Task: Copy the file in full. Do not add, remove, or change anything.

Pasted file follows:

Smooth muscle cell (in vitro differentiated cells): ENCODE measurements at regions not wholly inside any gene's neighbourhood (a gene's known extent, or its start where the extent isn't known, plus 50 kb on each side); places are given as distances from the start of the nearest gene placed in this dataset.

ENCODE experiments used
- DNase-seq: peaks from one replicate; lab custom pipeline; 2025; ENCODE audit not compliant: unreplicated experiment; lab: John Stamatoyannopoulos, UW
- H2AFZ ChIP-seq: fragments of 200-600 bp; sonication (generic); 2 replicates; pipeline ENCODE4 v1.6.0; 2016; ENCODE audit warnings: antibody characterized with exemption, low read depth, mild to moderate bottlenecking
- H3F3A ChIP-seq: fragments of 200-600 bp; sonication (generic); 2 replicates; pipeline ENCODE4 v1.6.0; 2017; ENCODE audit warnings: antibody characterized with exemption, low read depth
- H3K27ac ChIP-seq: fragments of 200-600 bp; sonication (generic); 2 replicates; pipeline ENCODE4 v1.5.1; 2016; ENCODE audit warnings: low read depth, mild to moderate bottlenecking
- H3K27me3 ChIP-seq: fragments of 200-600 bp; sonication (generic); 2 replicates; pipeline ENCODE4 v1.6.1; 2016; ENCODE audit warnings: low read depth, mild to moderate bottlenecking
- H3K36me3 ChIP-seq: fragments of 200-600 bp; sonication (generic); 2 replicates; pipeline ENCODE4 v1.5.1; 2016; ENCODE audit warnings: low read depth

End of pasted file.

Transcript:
Smooth muscle cell (in vitro differentiated cells): ENCODE measurements at regions not wholly inside any gene's neighbourhood (a gene's known extent, or its start where the extent isn't known, plus 50 kb on each side); places are given as distances from the start of the nearest gene placed in this dataset.

ENCODE experiments used
- DNase-seq: peaks from one replicate; lab custom pipeline; 2025; ENCODE audit not compliant: unreplicated experiment; lab: John Stamatoyannopoulos, UW
- H2AFZ ChIP-seq: fragments of 200-600 bp; sonication (generic); 2 replicates; pipeline ENCODE4 v1.6.0; 2016; ENCODE audit warnings: antibody characterized with exemption, low read depth, mild to moderate bottlenecking
- H3F3A ChIP-seq: fragments of 200-600 bp; sonication (generic); 2 replicates; pipeline ENCODE4 v1.6.0; 2017; ENCODE audit warnings: antibody characterized with exemption, low read depth
- H3K27ac ChIP-seq: fragments of 200-600 bp; sonication (generic); 2 replicates; pipeline ENCODE4 v1.5.1; 2016; ENCODE audit warnings: low read depth, mild to moderate bottlenecking
- H3K27me3 ChIP-seq: fragments of 200-600 bp; sonication (generic); 2 replicates; pipeline ENCODE4 v1.6.1; 2016; ENCODE audit warnings: low read depth, mild to moderate bottlenecking
- H3K36me3 ChIP-seq: fragments of 200-600 bp; sonication (generic); 2 replicates; pipeline ENCODE4 v1.5.1; 2016; ENCODE audit warnings: low read depth